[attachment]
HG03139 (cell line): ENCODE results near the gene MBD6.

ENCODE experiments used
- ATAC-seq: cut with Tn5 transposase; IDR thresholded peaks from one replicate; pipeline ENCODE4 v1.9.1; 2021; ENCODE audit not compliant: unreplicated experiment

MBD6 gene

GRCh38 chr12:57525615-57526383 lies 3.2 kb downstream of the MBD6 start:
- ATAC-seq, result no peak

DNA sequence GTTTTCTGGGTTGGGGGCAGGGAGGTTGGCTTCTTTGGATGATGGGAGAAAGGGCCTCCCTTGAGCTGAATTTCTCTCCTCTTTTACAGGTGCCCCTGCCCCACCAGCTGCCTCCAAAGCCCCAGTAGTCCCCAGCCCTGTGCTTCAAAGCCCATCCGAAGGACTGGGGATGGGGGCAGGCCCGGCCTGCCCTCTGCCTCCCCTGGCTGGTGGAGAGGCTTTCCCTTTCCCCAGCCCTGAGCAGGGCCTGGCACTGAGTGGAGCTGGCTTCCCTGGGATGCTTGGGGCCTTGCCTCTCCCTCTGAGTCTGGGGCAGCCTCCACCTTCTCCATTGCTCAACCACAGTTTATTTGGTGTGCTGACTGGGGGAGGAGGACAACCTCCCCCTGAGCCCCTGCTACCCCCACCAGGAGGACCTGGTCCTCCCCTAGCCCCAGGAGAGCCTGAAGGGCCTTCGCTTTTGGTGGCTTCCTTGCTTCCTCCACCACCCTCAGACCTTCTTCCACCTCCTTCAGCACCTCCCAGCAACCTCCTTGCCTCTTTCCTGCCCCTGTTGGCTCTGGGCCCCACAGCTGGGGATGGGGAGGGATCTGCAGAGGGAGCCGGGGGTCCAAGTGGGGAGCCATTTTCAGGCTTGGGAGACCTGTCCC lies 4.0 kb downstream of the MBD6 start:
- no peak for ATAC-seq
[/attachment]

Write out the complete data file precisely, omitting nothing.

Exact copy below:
HG03139 (cell line): ENCODE results near the gene MBD6.

ENCODE experiments used
- ATAC-seq: cut with Tn5 transposase; IDR thresholded peaks from one replicate; pipeline ENCODE4 v1.9.1; 2021; ENCODE audit not compliant: unreplicated experiment

MBD6 gene

GRCh38 chr12:57525615-57526383 lies 3.2 kb downstream of the MBD6 start:
- ATAC-seq, result no peak

DNA sequence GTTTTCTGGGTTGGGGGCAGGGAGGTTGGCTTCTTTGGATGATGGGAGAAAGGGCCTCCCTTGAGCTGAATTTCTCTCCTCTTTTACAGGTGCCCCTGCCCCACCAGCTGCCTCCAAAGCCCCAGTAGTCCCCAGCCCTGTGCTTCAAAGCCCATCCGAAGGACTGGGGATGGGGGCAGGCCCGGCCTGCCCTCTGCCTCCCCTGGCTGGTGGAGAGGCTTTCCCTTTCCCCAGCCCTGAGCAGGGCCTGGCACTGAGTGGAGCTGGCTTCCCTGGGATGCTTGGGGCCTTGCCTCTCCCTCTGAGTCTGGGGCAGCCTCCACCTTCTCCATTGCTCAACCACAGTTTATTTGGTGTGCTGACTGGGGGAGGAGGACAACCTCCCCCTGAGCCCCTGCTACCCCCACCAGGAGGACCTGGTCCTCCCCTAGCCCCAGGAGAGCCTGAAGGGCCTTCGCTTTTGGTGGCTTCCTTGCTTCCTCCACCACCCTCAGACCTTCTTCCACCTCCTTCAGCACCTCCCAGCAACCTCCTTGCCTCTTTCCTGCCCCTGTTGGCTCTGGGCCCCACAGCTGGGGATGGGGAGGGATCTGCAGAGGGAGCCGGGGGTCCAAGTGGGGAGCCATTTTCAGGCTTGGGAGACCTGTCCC lies 4.0 kb downstream of the MBD6 start:
- no peak for ATAC-seq